Just as the business functional analysis benefits from the development of a business function model, so too the business process analysis benefits from the development of business process models, one for each major, or significant, business process. These models depict the interactions of the various user tasks and activities during the performance of the processing and the interaction of the user's processing with other processing areas of the firm.
Without this graphic representation of user processing within the overall framework of the function, and perhaps within the organization as well, and without an understanding of the relationship of the user process with the other processes of the firm, it is difficult for analysts to assess the accuracy of their business knowledge and their understanding of the information gathered from the user during the interview process and from their own observations.
Many processing flows interact in ways which transcend and cross the hierarchic boundaries which are implicit in the table of organization. The process models, both individually and in composite form, help the analyst understand the overall flow of processing and of data and information within the firm.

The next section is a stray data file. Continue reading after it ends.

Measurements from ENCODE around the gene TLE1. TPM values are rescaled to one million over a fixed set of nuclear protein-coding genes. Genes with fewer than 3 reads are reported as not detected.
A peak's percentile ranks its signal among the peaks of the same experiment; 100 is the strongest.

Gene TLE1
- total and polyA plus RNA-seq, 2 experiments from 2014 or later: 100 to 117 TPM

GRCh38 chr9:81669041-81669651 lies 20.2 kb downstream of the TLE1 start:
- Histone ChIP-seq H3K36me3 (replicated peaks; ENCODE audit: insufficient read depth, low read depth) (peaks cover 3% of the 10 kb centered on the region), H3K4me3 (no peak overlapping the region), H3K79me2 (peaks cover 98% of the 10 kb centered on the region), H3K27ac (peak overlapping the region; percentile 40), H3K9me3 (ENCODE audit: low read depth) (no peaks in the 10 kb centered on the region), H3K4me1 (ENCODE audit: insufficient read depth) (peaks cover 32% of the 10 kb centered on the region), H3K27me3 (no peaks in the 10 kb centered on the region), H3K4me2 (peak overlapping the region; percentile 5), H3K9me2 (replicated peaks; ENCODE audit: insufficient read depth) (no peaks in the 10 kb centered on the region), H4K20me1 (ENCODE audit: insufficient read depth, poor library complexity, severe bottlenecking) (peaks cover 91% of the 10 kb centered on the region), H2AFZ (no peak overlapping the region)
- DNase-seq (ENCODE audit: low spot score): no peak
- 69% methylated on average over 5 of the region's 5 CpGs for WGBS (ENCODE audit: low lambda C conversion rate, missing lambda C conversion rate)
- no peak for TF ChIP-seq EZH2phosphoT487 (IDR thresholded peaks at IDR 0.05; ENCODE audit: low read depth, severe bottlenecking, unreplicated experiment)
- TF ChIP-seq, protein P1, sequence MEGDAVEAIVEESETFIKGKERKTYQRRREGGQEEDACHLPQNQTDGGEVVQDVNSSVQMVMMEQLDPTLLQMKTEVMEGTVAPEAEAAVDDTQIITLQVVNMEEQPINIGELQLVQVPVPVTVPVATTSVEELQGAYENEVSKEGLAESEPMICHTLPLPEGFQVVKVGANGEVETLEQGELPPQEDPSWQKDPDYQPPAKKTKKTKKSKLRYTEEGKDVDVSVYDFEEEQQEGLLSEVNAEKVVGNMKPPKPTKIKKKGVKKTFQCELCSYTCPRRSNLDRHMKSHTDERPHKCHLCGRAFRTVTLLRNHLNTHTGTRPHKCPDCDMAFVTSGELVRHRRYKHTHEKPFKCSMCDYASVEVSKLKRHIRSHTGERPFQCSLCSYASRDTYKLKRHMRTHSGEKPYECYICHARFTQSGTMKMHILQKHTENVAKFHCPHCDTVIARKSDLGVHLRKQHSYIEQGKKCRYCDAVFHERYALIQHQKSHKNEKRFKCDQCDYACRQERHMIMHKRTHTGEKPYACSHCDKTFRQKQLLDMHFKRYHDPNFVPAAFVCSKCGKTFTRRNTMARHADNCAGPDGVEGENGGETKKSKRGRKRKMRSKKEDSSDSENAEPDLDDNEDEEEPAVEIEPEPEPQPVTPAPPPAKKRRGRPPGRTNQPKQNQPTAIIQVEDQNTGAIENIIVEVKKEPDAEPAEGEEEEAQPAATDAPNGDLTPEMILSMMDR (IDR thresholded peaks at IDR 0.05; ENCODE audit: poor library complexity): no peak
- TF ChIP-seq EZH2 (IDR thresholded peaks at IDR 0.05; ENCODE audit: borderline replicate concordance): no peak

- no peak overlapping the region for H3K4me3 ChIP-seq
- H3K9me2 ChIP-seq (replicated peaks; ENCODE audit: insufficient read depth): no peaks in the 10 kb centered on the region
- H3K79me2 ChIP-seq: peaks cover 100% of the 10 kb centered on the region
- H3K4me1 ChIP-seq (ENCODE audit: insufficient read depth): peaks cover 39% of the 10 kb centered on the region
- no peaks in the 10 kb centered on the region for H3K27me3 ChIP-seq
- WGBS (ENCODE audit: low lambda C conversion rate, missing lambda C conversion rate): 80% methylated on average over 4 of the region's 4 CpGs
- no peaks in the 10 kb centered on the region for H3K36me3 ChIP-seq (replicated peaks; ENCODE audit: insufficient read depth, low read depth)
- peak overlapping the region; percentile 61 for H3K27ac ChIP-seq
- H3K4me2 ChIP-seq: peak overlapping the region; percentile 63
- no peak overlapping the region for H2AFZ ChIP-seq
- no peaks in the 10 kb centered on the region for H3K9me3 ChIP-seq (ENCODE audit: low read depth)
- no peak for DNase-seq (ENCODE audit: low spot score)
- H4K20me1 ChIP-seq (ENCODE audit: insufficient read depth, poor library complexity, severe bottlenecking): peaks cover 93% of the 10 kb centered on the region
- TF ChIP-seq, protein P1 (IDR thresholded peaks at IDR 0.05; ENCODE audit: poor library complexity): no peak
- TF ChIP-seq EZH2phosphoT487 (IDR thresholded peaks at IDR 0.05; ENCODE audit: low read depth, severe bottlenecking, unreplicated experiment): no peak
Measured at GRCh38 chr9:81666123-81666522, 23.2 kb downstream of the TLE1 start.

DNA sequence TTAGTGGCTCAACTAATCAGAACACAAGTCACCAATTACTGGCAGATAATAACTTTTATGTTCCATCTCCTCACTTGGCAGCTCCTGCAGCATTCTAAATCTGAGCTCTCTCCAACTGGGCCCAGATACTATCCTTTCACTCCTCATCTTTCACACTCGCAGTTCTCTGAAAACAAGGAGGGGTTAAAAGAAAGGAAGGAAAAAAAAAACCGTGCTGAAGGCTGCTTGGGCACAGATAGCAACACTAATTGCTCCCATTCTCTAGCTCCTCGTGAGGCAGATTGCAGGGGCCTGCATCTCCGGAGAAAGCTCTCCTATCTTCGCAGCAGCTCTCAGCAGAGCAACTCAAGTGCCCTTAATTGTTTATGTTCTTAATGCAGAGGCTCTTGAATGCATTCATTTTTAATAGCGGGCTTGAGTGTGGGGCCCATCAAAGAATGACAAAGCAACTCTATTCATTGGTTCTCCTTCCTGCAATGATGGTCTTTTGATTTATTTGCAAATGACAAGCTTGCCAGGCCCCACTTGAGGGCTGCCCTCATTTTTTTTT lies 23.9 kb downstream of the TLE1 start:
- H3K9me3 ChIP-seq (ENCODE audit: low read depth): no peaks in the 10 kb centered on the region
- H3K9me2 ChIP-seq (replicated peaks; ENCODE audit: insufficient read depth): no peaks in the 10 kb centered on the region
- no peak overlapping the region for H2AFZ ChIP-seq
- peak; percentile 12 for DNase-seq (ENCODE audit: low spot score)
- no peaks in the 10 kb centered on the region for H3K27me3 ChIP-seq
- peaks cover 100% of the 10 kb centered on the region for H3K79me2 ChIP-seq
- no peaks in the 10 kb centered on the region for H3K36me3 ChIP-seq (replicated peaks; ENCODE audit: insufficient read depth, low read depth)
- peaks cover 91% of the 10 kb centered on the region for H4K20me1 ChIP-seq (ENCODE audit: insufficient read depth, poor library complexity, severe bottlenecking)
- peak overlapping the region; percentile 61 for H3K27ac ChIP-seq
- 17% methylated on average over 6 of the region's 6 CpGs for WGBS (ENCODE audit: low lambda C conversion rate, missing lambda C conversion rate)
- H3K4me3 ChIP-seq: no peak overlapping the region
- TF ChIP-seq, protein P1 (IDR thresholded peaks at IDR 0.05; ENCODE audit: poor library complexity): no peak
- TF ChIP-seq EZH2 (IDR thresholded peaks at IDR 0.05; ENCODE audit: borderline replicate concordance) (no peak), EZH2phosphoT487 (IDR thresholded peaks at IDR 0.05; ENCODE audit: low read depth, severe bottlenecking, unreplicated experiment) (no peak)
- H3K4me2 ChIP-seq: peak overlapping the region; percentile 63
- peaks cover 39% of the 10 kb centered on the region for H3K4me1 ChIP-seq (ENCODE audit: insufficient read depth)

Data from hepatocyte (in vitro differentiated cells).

The process description documentation and the process-to-process relationships developed in this phase will be used to develop a process map, process flow diagram, or process entity-relationship model.
These business process models place each of the business processes into perspective with every other business process and map the flow from one business process to another to accomplish the business area function.
As with the business function model, the process model of the function can depict these interrelationships and interactions in a much clearer and more meaningful way than can the narrative alone.
Business process models may be produced in a variety of ways and for a variety of reasons. They may model the flow of material or information into and out of processing stations, or they may model the flow of a particular item of material or information through the entire firm, showing its various uses and transformations. The models may attempt to show the sequence of processes without regard for the inputs and outputs. Some models indicate conditional flows and others ignore conditional logic.
For this reason, as with the functional models, it may be necessary not only to develop multiple models but to use many different modeling techniques to portray all the relevant information. Entity-relationship models may be drawn, for example, to depict the sequence of processes relevant to a particular input document or type of material.
Data flow diagrams, on the other hand, might be used to depict all of the inputs and outputs of a series of related processes and the ways in which all the inputs and outputs affect each other.
A hierarchic process diagram would depict the processing dependencies and sequence without regard to the particular data or materials which drive, or result from, the processes themselves.